April 04, 2013 3 min read

A baby in distress yields a natural instinct to do whatever it takes to ease the discomfort. If your little one is crying excessively and spitting up, it’s tempting to want a quick fix to relieve the suffering. However, in many cases, turning to acid-blocking medications is a road that leads to nowhere, except for possibly other complications. You’re better off taking a different route to help your baby find relief.

While anti-reflux medications, like Proton-Pump-Inhibitors (PPIs), H2 Blockers & antacids, are commonly used by adults, they are unsuccessful in reducing the symptoms of acid reflux in infants. Not only are these drugs ineffective, they are potentially harmful to children as they drive an increased risk of some intestinal and respiratory infections and, over the long-term, can lead to problems with absorption of iron and calcium.

Yet, between 1999 and 2004, prescription medications to treat GERD (Gastroesophageal Reflux Disease) in infants increased 700 percent. A recent study, with lead author Laura Scherer, an assistant professor in the department of psychological sciences at the University of Missouri, reports that when physicians put a GERD label on typical symptoms in infants – such as crying and spitting up – parents are more interested in medication for their baby, even when they’re made aware of the likely ineffective outcome.

It’s important for parents to know that spitting up and vomiting in babies are common problems that often resolve in time. As long as your baby is healthy, content and gaining weight at a normal pace, there’s no need for concern.

“Roughly 50 percent of babies during the first six months are spitting up enough to bother their parents,” said Dr. William Carey, an attending physician at The Children’s Hospital of Philadelphia, who wrote a commentary published with the study. “I never offered medication for a kid who was just spitting up and gaining weight well and happy,” he told Reuters Health. “I could confidently tell the mother, ‘Look, it’s going to be a nuisance until about six months, and then it’s gradually going to get better.’ It’s an irritating variation of normal.”

However, there are some simple methods that can help your baby:
  • try smaller, more frequent feedings
  • take a break during feedings to burp your baby and always burp after feeding
  • hold your baby upright during feedings and for 30 minutes afterwards
  • avoid wiggling or jostling your baby while you’re feeding and while the food is settling
  • Another consideration is that reflux can be caused by an allergy to a protein in cow’s milk. If you’re breast-feeding, your may try removing dairy products or beef from your diet. If you’re using baby formula, sometimes changing to a different type can help.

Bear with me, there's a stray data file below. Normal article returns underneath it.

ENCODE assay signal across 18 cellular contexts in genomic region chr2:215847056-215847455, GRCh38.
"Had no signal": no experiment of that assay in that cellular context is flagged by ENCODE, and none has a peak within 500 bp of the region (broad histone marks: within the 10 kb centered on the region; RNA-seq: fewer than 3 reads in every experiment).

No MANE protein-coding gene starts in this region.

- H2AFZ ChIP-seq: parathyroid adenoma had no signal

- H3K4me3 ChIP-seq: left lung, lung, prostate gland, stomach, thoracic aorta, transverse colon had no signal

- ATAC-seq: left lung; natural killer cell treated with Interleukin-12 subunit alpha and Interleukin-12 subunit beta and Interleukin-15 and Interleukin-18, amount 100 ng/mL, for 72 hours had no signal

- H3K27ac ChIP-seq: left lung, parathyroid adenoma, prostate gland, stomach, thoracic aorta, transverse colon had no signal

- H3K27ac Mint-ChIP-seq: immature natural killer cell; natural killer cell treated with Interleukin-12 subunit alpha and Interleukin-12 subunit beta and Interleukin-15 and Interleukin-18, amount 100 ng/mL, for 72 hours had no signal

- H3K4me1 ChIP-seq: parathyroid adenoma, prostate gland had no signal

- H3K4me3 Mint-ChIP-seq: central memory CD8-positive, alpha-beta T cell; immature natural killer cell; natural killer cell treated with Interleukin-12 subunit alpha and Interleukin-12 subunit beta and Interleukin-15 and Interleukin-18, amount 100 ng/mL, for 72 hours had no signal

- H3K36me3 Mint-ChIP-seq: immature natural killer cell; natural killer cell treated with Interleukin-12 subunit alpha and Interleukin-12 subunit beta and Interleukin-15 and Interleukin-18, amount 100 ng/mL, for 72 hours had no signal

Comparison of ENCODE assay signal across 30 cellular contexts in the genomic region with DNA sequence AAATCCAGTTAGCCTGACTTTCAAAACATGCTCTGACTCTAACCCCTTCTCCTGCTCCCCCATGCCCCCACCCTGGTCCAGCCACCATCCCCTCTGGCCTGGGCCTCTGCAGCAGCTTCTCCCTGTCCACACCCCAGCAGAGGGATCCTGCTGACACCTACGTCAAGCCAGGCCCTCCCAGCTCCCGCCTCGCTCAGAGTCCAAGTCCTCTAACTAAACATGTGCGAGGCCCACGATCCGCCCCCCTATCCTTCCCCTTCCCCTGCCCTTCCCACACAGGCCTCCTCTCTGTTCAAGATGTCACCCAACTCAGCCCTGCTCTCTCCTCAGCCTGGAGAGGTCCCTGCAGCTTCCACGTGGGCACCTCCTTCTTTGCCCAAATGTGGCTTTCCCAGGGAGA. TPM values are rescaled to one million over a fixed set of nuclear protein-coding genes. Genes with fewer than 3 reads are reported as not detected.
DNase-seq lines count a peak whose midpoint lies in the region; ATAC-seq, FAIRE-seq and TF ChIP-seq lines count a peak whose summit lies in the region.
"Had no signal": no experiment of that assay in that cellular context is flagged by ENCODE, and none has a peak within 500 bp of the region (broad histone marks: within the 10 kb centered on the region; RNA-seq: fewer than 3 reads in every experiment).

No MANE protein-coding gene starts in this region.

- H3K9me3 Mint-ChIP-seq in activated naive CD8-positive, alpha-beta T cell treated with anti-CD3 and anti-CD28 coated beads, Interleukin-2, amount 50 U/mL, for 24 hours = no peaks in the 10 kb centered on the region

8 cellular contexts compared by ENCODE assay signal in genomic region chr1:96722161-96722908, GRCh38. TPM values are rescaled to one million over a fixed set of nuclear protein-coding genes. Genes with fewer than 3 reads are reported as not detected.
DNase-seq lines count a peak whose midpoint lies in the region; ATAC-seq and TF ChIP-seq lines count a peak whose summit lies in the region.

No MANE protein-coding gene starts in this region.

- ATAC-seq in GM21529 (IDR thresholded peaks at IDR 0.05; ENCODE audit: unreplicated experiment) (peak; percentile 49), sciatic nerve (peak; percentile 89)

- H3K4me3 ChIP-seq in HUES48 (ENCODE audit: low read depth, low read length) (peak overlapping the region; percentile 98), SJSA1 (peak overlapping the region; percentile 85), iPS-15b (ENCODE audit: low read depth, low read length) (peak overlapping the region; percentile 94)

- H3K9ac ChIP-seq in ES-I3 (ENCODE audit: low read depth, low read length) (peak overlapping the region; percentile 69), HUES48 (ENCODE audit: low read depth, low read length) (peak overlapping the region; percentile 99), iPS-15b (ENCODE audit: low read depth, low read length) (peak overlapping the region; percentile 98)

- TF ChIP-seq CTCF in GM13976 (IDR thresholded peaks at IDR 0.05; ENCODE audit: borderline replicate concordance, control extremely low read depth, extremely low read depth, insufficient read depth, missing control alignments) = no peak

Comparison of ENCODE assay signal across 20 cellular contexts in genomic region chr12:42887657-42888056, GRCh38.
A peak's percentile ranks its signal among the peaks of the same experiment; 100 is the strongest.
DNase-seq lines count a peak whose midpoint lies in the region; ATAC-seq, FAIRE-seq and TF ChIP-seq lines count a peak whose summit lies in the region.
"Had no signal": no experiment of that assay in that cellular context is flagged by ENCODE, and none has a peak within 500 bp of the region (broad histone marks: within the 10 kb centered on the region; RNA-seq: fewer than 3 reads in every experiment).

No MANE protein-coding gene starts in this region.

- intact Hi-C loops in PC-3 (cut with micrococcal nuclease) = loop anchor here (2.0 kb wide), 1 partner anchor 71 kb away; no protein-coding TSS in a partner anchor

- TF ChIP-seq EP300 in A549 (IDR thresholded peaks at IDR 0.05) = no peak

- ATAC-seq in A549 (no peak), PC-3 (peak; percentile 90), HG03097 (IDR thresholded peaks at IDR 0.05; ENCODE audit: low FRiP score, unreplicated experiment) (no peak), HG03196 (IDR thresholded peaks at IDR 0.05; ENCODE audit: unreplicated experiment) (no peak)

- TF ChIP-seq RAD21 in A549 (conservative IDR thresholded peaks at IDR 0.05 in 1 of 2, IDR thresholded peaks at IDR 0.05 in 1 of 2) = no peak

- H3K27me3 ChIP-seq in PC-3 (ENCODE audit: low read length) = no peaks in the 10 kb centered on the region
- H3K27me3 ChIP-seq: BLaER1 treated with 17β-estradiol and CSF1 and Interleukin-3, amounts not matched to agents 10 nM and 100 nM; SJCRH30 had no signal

For most babies, reflux will eventually subside. Typically, the lower esophagus valve tightens during the first year, generally around 4-5 months of age, and the spitting up goes away. But there are some situations when you should be more concerned and contact your pediatrician:
  • if your baby isn’t gaining weight
  • if your baby is projectile vomiting rather than spitting up
  • if the spit up is a green or yellow fluid, has blood or a material that looks like coffee grounds
  • if there is no desire for food
  • if there is blood in the stool
  • if your baby has difficulty breathing
  • if vomiting begins at age 6 months or older
Every baby spits up or vomits from time to time. For some, it occurs often and even with every feeding. Many doctors agree that these behaviors usually resolve on their own and anti-reflux medications are not the best path to take. In the mean time, you can help soothe a fussy, uncomfortable baby with some small changes to your feeding technique.


1. Scherer, Laura D. PhD, Zikmund-Fisher, Brian J. PhD, Fagerlin, Angela PhD, and Tarini, Beth A. MD, “Influence of “GERD” Label on Parents’ Decision to Medicate Infants”. Pediatrics doi: 10.1542/peds.2012-3070. April 1, 2013.

2. American Board of Internal Medicine Foundation. “Leading Medical Specialty Societies Identify 90 Tests and Treatments to Question”. https://www.abimfoundation.org/pressrelease/leading-medical-specialty-societies-identify-90-tests-and-treatments-to-question February 21, 2013.

3. Wall, Timothy. “Disease Over-Diagnosis Can Result in Needlessly Medicating Infants, Finds MU Research” News Bureau University of Missouri. April 2, 2013.

4. Mayo Clinic Staff. “Infant reflux”. Mayo Clinic. http://www.mayoclinic.com/health/infant-acid-refl… March 28, 2013.

5. WebMD. “Spitting Up and Vomiting in Babies”. WebMD. https://www.cbsnews.com/news/receiving-disease-diagnosis-may-make-a-parent-more-likely-to-want-unnecessary-medication/ . December 21, 2010.

6. Castello, Michelle. “Receiving ‘disease’ diagnosis may make a parent more likely to want unnecessary medication.” CBS NEWS. https://www.cbsnews.com/news/receiving-disease-diagnosis-may-make-a-parent-more-likely-to-want-unnecessary-medication/ . April 1, 2013.